3 years, 86 days

## Why squarefree...

Good morning :)

Thats true, I was focussed in sqaurefree numbers for some reason but I have tested my program with some random intergers and also square numbers like 12^2. The plot results are really surprising.

Speed:

I do some resarch behind my grafik-software.

The bases that exit for one selected period (your proc) are pairwise conected to another base in the set.  I can see this in the plots.

So  it's possible to run only the half of the loop with some extra calculations for pairfinding. I think this may reduce the time to 60% of running the fulll loop.

Thanks for helping :)

## CarmichaelLambda...

Good afternoon,

you have solved my problem :)

Now I can use larger numbers in my program.

This is imortant because then also birthdates are possible as a number to visualize.

Here are the new steps how to find a period to visualize:

den := genSqrFree(5, 20);  # create a number
den := 11842585
ifactor(den);
(5) (23) (29) (53) (67)

maxPer := CarmichaelLambda(den);
maxPer := 12012

perSet := Divisors(maxPer) minus {1};

perSet := {2, 3, 4, 6, 7, 11, 12, 13, 14, 21, 22, 26, 28, 33, 39,

42, 44, 52, 66, 77, 78, 84, 91, 132, 143, 154, 156, 182, 231,

273, 286, 308, 364, 429, 462, 546, 572, 858, 924, 1001, 1092,

1716, 2002, 3003, 4004, 6006, 12012}

period := perSet[6];   # choose a small period here
period := 11

basesL := directBases(den, period);    # this is your procedure
{1}

basesL := [207496, 299716, 338141, 484156, 514896, 561006,

568691, 737761, 853036, 1029791, 1098956, 1237286, 1367931,

1452466, 1544686, 1590796, 1598481, 1752181, 1767551, 1844401,

2105691, 2128746, 2159486, 2267076, 2282446, 2359296, 2482256,

2620586, 2781971, 2797341, 3135481, 3143166, 3189276, 3312236,

3389086, 3573526, 3658061, 3673431, 4026941, 4188326, 4418876,

4457301, 4541836, 4603316, 4634056, 4733961, 4933771, 5202746,

5248856, 5448666, 5487091, 5663846, 5717641, 5733011, 5871341,

5963561, 6086521, 6148001, 6224851, 6247906, 6401606, 6601416,

6662896, 6747431, 6793541, 6901131, 7031776, 7208531, 7254641,

7277696, 7308436, 7431396, 7546671, 7631206, 7723426, 7777221,

8207581, 8292116, 8307486, 8338226, 8445816, 8660996, 8722476,

8799326, 8807011, 8822381, 8960711, 8976081, 9052931, 9091356,

9175891, 9268111, 9314221, 9321906, 9337276, 9368016, 9490976,

9606251, 9690786, 9752266, 9783006, 9852171, 9882911, 10082721,

10205681, 10397806, 10505396, 10636041, 10782056, 10812796,

10858906, 10912701, 11020291, 11035661, 11296951, 11373801,

11550556, 11627406, 11665831, 11811846]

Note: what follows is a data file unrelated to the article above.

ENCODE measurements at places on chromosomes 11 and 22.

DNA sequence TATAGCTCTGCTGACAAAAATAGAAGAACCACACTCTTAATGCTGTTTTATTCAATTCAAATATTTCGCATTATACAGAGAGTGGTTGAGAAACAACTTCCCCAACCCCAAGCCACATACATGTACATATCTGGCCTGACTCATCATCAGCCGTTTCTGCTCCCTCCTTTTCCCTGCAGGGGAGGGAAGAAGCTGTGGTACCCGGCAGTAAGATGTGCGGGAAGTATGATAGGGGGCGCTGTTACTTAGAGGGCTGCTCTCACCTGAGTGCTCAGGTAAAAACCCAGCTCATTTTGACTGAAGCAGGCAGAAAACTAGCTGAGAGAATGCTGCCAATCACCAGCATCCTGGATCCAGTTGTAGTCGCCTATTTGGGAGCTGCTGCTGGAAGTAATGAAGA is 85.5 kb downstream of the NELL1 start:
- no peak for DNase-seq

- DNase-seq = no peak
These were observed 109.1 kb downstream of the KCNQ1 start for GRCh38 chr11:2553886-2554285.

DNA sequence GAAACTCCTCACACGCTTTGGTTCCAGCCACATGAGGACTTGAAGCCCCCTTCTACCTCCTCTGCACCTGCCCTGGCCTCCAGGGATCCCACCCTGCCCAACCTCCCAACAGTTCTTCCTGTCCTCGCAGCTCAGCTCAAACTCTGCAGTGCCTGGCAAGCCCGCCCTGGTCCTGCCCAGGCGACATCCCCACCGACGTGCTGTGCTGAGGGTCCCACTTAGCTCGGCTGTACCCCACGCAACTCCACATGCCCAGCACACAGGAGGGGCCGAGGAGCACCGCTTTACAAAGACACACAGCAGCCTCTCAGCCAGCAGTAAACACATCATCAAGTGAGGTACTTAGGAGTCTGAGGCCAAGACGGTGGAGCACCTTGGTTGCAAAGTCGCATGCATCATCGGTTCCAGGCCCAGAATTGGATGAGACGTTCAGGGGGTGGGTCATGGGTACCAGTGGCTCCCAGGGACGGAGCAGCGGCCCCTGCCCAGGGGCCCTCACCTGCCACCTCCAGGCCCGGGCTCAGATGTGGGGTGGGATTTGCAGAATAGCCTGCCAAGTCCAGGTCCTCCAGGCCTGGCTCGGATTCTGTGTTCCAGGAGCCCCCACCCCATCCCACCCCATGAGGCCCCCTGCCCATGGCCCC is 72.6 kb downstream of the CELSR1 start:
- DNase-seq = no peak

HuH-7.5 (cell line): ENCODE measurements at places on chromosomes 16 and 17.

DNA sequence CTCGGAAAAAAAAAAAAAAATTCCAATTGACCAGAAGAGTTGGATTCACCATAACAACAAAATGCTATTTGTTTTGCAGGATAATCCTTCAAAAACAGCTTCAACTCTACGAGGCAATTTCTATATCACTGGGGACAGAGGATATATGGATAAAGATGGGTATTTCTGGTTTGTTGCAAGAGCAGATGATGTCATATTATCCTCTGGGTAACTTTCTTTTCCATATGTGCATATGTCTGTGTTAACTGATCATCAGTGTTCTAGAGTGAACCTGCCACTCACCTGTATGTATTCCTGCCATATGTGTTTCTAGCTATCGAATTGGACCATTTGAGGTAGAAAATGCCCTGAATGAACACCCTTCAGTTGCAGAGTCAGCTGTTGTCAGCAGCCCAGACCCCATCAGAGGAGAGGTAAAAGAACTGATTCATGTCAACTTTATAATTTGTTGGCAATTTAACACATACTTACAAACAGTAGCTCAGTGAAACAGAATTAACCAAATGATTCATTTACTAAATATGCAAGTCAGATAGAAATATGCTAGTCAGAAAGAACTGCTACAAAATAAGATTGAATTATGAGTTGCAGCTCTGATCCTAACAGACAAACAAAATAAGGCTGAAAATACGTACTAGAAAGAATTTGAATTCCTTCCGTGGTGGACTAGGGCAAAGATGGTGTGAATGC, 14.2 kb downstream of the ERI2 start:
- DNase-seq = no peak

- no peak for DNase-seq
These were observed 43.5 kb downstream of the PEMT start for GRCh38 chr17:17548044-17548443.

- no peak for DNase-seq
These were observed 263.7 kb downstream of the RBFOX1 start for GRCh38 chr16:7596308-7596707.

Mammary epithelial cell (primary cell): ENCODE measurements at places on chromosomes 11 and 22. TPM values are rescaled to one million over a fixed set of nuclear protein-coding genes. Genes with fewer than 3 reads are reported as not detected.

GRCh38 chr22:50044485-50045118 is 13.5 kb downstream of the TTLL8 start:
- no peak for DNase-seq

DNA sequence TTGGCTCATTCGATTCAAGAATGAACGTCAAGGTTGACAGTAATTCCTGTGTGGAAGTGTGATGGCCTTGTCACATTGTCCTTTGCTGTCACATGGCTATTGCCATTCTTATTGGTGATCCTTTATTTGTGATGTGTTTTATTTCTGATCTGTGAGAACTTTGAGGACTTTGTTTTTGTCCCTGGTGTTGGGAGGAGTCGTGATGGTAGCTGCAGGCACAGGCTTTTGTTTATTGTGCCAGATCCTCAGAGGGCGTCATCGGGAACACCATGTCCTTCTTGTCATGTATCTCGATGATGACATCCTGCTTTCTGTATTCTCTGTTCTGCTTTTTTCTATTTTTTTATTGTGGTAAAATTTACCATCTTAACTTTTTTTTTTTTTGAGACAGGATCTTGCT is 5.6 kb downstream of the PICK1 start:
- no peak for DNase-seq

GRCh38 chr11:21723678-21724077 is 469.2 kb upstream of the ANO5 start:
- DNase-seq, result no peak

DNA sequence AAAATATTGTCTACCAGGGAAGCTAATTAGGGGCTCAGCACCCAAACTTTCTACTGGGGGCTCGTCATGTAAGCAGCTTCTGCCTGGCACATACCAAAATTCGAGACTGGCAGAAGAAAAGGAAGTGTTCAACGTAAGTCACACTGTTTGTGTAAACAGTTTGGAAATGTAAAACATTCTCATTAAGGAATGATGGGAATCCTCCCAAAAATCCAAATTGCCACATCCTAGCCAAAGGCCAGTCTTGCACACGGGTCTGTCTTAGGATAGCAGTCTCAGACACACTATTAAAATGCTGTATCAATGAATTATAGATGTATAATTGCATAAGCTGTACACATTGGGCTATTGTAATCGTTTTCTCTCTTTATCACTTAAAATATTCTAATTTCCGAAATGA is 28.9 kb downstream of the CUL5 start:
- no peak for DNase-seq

directBases := proc(n, per) local d; d := per /~ NumberTheory:-PrimeFactors(per); print(d); select(b -> igcd(n, b) = 1 and (b &^ per) mod n = 1 and andseq((b &^ i) mod n <> 1, i = d), [\$ (2 .. n - 1)]); end proc;

The base above are preplotted in a tabulate as a lineplot. Then I choose a base and color the lineplot random by recognizing the ploygons inside. I have attach a colored example.

For this example (den) which could be a birthday (8 decimals) it takes 38 seconds to find the bases.

For a use on a website this is a little to long. If there is a way to speed up the code I will be happy.

How can I mail you a jpg ? I Think the link above doesn't work.

Thanks for support :)

## primitive roots modulo n...

Good morning,

For our example n=78:

numbers that have a primitive root  < Totient (78) are

{2, 3, 4, 5, 6, 7, 8, 9, 10, 11, 12, 13, 14, 15, 16, 17, 18, 19, 20, 21, 22, 23, 24}  (A0033948)

Divisors(Totient(78)) are  {2, 3, 4, 6, 8, 12, 24}

Intersection of above Sets gives:   {2, 3, 4, 6}

Now 8 and 12 are removed as you mentioned.

The correct result is  {2, 3, 4, 6, 12}

…  sadly the 12 is missing …

I understand more but didn’t solve  my asked question to an statisfying end.

thanks for support

## Divisor of primes...

Ok, I have tried to understand that. This (Totient, fundamental period) is only for primes or can I use it also for squarefree numbers in general.

I use squarefree numbers for my program because there are more possibilities then.

Example:  n = 123    ( = 3 x 41)

Torient(123) = 80   (the number of positive integers coprime to n and not greater  than n)

Divisors(80) = {1, 2, 4, 5, 8, 10, 16, 20, 40, 80}

possible periods calculated with MultiplicaticeOrder : { 2, 4, 5, 8, 10, 16, 20, 40}

Question: why is the 80 not in the period-list ?

Has this to do with 2, 4, p^k, 2 p^k ?

Is this primitive Root calculating only for primes or may I use it for square free numbers (combined prime factors that have no exponent) ?

## Finding possible bases for a given perio...

Thanks Mr Love for answering so imediate :)

Your solution helps me a lot !

I have checked numbers up to 10^8 with your code. With MultiplicativeOrder its possible up t 10^6.

I use this for visualizing small periods (< 40)  of a period-base combination (see attached file) .

My code produces a lineplot which has a lot of polygones. Then I fill the Polygones random with colors.

For getting the possible periods without MultiplicativeOrder I use this Code

perS := proc(n) local pSet, p, i, pf; pf := PrimeFactors(n); pSet := {}; for i to nops(pf) do p := [op(pf)][i]; pSet := pSet union Divisors(p - 1); end do; print(); pSet := pSet minus {1}; end proc

This gives most of the small periods which helps me but it is not the complete set.

I have recognized that the possible periods are the Divisors of the last (largest) list-element that MultiplicativeOrder gives. So may be there is a way to find this largest list element without using MultiplicativeOrder and then just use the command Divisors(largest Element).

Thanks again Mr Love :)

You knowledge helps me a lot !

## Computes A*B mod b^d by convolution of l...

Thanks a lot for helping :)

I am very happy to play with this procedure nowðŸ˜€

Best regards

Arno

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